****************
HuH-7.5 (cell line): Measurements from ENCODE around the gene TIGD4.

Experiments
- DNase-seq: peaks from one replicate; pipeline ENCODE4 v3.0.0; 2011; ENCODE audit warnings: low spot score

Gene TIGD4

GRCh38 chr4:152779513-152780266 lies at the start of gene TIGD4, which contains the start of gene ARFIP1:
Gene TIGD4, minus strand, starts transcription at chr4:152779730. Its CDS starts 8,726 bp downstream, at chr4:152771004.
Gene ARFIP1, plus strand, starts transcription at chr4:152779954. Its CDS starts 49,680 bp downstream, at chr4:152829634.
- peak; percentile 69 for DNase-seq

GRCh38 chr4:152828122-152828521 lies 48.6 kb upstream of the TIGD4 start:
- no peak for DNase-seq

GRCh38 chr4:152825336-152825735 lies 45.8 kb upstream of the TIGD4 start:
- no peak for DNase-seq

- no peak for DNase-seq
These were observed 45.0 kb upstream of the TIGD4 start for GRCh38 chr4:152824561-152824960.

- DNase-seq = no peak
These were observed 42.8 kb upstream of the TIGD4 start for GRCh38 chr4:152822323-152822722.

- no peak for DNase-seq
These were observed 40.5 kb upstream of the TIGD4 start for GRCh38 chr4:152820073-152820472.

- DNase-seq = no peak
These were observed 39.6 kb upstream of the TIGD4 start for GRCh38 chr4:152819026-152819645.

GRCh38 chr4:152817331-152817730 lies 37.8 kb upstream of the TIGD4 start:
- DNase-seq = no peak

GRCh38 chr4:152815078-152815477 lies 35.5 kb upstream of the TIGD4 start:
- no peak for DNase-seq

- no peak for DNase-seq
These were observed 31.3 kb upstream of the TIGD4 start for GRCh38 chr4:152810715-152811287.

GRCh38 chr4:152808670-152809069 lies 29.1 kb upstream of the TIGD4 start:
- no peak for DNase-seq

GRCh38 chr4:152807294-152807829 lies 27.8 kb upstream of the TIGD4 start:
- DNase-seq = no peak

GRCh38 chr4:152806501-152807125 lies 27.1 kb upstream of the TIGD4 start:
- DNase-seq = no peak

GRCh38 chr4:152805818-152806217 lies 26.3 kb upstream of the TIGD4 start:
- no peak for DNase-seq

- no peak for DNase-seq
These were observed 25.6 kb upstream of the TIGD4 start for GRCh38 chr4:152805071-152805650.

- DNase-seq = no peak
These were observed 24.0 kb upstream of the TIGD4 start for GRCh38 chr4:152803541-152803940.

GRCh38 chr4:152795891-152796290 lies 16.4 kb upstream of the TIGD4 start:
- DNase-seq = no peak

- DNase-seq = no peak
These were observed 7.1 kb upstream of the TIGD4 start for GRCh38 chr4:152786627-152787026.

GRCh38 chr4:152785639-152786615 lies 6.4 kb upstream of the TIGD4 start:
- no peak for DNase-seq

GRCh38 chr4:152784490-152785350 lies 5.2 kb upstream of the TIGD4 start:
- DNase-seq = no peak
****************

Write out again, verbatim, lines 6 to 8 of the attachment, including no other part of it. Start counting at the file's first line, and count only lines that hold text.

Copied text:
Gene TIGD4, minus strand, starts transcription at chr4:152779730. Its CDS starts 8,726 bp downstream, at chr4:152771004.
Gene ARFIP1, plus strand, starts transcription at chr4:152779954. Its CDS starts 49,680 bp downstream, at chr4:152829634.
- peak; percentile 69 for DNase-seq